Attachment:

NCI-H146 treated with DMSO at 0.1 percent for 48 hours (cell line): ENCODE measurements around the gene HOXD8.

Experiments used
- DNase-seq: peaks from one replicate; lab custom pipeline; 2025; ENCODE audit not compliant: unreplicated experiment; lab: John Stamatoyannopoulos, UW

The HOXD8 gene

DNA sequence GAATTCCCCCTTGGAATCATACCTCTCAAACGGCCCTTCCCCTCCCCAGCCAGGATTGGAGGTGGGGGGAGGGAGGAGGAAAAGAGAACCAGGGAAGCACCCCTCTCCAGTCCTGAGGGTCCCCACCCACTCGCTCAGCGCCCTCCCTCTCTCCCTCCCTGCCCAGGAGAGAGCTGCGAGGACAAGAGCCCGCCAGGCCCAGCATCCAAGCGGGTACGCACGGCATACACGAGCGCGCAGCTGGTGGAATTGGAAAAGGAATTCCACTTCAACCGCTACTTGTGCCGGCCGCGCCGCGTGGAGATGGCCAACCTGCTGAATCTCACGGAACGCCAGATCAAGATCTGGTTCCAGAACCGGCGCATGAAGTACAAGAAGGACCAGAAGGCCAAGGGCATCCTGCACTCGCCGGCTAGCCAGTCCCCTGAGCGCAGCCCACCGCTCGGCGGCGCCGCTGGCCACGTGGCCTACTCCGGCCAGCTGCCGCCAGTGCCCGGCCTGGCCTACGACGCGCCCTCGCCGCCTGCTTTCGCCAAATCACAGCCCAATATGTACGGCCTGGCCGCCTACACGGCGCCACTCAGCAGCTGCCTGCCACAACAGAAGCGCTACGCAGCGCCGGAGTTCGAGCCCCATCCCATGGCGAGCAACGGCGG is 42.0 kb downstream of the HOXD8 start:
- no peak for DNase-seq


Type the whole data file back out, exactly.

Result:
NCI-H146 treated with DMSO at 0.1 percent for 48 hours (cell line): ENCODE measurements around the gene HOXD8.

Experiments used
- DNase-seq: peaks from one replicate; lab custom pipeline; 2025; ENCODE audit not compliant: unreplicated experiment; lab: John Stamatoyannopoulos, UW

The HOXD8 gene

DNA sequence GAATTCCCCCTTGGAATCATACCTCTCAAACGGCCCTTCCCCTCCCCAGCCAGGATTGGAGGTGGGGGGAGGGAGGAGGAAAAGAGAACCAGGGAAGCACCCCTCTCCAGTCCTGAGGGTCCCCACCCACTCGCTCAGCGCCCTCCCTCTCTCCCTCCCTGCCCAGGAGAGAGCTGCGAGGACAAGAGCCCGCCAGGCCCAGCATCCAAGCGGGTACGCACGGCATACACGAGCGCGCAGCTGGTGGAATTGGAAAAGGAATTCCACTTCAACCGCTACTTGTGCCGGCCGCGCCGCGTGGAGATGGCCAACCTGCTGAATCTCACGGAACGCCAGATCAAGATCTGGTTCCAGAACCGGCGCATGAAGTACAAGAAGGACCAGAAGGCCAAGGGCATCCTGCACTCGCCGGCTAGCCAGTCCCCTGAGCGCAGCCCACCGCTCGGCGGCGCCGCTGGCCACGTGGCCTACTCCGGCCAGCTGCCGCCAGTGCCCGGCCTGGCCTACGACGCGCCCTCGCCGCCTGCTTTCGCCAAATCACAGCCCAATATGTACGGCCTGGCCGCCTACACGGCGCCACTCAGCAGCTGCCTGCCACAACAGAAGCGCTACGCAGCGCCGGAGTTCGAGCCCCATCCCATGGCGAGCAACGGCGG is 42.0 kb downstream of the HOXD8 start:
- no peak for DNase-seq